Archaeological Research of
the Jomon Period in the 21st Century

| Keiji Imamura |


Reaching the mountain pass, a traveler stops and looks back from where he has come, then looks onward to where he is to go. We are also at the pass, from the second to the third millennium. I would like to look back upon the course of archaeological researches in Japan, and have a perspective on future researches.

It is not only a good time to consider on the past and future of the Jomon archaeology, but also a right occasion to think upon the course of mankind from the past to the future, comparing it with the Jomon period, in which nature and men were not separated.

The Past and the Present of Jomon Study

The Indigenous Japanese Archaeology and the Excavation at the Shell Mounds of Omori by Edward Morse

It has been said that the excavation at the shell mounds of Omori by Edward S. Morse in 1877 is the dawn of scientific archaeology and anthropology in Japan, and it was simultaneous with the birth of the University of Tokyo. The union is symbolized by publication of the report on the shell mounds as the very first volume of the Memoirs of Science Department, University of Tokyo.

There is no doubt that the excavation at Omori was the first to be done in scientific approach in Japan. However, the history of science is not fixed in the past and it should be continuously revised from new points of view. Therefore, I would like to question the role of the excavation@by@Morse in the progress of archaeology in Japan. The first point to state is the context between Morse's excavation and the increasing interests in collecting antiques in Japan before Morse. The second point is whether or not scientific archaeology was planted in Japan through his excavation.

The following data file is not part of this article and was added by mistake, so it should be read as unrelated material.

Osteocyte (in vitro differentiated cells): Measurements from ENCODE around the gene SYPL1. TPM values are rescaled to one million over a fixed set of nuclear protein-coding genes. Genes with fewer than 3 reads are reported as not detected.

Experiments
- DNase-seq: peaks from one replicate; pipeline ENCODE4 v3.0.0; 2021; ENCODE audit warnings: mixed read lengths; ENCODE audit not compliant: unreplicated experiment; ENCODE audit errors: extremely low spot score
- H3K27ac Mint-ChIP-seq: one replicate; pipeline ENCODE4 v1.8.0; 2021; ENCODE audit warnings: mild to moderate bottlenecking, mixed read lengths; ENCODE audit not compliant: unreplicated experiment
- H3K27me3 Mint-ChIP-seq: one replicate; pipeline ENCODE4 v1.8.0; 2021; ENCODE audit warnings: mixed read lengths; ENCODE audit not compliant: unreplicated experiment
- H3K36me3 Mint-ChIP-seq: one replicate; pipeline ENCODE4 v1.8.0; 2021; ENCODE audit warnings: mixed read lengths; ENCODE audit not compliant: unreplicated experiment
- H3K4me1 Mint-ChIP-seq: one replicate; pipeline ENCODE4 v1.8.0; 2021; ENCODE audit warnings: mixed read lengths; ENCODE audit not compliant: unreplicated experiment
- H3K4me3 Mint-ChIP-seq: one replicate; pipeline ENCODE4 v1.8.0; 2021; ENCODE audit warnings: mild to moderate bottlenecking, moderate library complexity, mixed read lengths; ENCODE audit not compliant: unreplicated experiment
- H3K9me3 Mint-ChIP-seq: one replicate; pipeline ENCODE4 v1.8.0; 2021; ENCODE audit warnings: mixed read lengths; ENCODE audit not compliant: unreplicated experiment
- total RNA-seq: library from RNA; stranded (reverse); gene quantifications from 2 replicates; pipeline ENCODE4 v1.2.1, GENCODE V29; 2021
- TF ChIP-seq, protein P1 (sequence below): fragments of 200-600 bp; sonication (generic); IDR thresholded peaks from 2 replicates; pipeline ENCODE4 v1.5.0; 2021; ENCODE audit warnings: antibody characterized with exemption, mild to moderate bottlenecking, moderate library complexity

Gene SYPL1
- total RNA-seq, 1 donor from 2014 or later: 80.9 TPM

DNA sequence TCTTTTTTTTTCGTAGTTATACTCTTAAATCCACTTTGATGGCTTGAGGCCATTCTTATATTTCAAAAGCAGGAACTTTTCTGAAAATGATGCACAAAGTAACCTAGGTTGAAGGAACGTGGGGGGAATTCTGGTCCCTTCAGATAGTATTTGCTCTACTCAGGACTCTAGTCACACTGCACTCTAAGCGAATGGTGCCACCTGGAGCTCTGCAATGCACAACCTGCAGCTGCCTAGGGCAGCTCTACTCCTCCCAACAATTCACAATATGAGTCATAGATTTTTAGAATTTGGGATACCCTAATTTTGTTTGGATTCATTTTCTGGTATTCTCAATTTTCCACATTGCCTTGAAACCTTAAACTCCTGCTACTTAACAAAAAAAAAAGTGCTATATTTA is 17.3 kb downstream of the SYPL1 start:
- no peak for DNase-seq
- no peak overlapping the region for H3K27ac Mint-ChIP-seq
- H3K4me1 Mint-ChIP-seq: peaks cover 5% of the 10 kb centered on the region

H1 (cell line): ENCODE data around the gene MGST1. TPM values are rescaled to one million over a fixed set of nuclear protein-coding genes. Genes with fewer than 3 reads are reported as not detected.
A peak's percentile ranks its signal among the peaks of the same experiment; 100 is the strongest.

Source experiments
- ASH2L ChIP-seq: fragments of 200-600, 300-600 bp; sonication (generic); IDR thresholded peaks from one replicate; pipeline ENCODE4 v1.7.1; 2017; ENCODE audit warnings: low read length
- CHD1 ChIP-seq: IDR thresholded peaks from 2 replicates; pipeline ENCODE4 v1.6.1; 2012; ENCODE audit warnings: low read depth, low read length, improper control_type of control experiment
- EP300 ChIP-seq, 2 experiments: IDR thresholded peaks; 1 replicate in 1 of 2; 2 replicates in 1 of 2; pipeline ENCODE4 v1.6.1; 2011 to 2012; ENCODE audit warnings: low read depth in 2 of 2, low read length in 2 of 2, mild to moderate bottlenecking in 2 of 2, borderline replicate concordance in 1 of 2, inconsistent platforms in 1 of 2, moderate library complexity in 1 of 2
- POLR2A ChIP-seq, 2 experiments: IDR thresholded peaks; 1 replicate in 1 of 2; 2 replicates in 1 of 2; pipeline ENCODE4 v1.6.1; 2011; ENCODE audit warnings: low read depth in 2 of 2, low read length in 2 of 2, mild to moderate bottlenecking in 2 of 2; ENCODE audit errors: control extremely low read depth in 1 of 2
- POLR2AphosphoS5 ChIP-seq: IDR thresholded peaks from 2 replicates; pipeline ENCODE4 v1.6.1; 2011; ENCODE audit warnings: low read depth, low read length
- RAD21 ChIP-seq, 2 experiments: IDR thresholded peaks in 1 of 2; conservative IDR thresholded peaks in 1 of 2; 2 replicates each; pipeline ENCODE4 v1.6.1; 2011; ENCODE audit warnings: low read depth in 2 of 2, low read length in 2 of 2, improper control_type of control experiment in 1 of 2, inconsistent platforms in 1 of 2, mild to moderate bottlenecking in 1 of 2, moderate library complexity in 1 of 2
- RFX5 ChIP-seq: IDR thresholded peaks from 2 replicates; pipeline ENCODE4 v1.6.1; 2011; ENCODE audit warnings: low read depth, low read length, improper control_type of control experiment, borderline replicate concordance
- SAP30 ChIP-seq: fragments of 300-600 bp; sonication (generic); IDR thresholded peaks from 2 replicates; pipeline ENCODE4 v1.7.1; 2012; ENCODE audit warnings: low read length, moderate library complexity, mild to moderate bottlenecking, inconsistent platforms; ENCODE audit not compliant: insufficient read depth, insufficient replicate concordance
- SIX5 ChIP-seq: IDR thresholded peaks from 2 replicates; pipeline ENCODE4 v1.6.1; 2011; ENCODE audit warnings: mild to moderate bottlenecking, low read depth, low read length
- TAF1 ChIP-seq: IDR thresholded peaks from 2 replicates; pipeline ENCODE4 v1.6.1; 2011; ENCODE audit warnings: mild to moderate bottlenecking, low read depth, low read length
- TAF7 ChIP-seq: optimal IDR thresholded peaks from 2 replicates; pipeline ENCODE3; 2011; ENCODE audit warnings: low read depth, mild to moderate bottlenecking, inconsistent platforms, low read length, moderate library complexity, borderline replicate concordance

Let's begin with the second point. Did scientific archaeology take root in Japan following the excavation? If so, the method of investigation at Omori is considered the origin of archaeology and anthropology in Japan as commonly thought. If not, and Morse's achievement was only an isolated precursor, how should we define its significance in Japanese archaeology? The excavation of shell mounds at Omori was conducted in the tenth year of the Meiji Era, and publication of its report was in the twelfth year. In the same year, another excavation of shell mounds was done at Okadaira in the Ibaraki Prefecture, by Isao Iijima and Chujiro Sasaki, two students of Morse. However, the scientific approach introduced by Morse was deserted after that. Iijima became one of the founders of zoology in Japan while Sasaki opened up entomology; neither continued the field of archaeology or anthropology. This unfortunate interruption was influenced from the divisional arrangement of academic fields at the university. Morse was invited to join as a professor of zoology at the University of Tokyo, while Shogoro Tsuboi, professor of anthropology came later to lead anthropological and archaeological studies, not only at the university, but also nation wide. Tsuboi, not a student of Morse, was rather hostile to Morse. Although there were very detailed descriptions of archaeological findings in Tsuboi's articles, it is difficult to know if he took a stance on objective analysis, gathering conclusions on what was observed, as Morse had done. Rather, the statements in Tsuboi's reports express ideas based more on imagination rather than analysis. His discussion seems more of a reminder of hobby-like antique research of Edo Era. When we think of the most popular research topic in the Meiji Era, "Who were the aborigines of Japan?" we have to confirm that the root of the intuitive imagination in Meiji archaeology lies in the antique study of the Edo Era. So, let us go back to the first point.